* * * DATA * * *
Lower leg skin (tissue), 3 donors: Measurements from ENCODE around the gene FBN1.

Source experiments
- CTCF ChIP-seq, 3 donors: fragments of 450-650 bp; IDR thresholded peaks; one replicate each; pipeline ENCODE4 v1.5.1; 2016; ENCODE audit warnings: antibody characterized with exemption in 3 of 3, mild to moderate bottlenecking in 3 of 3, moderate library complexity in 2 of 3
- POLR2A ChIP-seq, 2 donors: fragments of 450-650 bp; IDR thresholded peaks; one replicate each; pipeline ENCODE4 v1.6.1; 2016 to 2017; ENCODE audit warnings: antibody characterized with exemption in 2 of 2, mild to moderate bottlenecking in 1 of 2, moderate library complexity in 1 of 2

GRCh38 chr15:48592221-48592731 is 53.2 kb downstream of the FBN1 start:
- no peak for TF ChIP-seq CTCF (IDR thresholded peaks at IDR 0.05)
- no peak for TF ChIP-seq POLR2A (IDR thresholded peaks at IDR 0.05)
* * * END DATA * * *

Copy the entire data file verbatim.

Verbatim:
Lower leg skin (tissue), 3 donors: Measurements from ENCODE around the gene FBN1.

Source experiments
- CTCF ChIP-seq, 3 donors: fragments of 450-650 bp; IDR thresholded peaks; one replicate each; pipeline ENCODE4 v1.5.1; 2016; ENCODE audit warnings: antibody characterized with exemption in 3 of 3, mild to moderate bottlenecking in 3 of 3, moderate library complexity in 2 of 3
- POLR2A ChIP-seq, 2 donors: fragments of 450-650 bp; IDR thresholded peaks; one replicate each; pipeline ENCODE4 v1.6.1; 2016 to 2017; ENCODE audit warnings: antibody characterized with exemption in 2 of 2, mild to moderate bottlenecking in 1 of 2, moderate library complexity in 1 of 2

GRCh38 chr15:48592221-48592731 is 53.2 kb downstream of the FBN1 start:
- no peak for TF ChIP-seq CTCF (IDR thresholded peaks at IDR 0.05)
- no peak for TF ChIP-seq POLR2A (IDR thresholded peaks at IDR 0.05)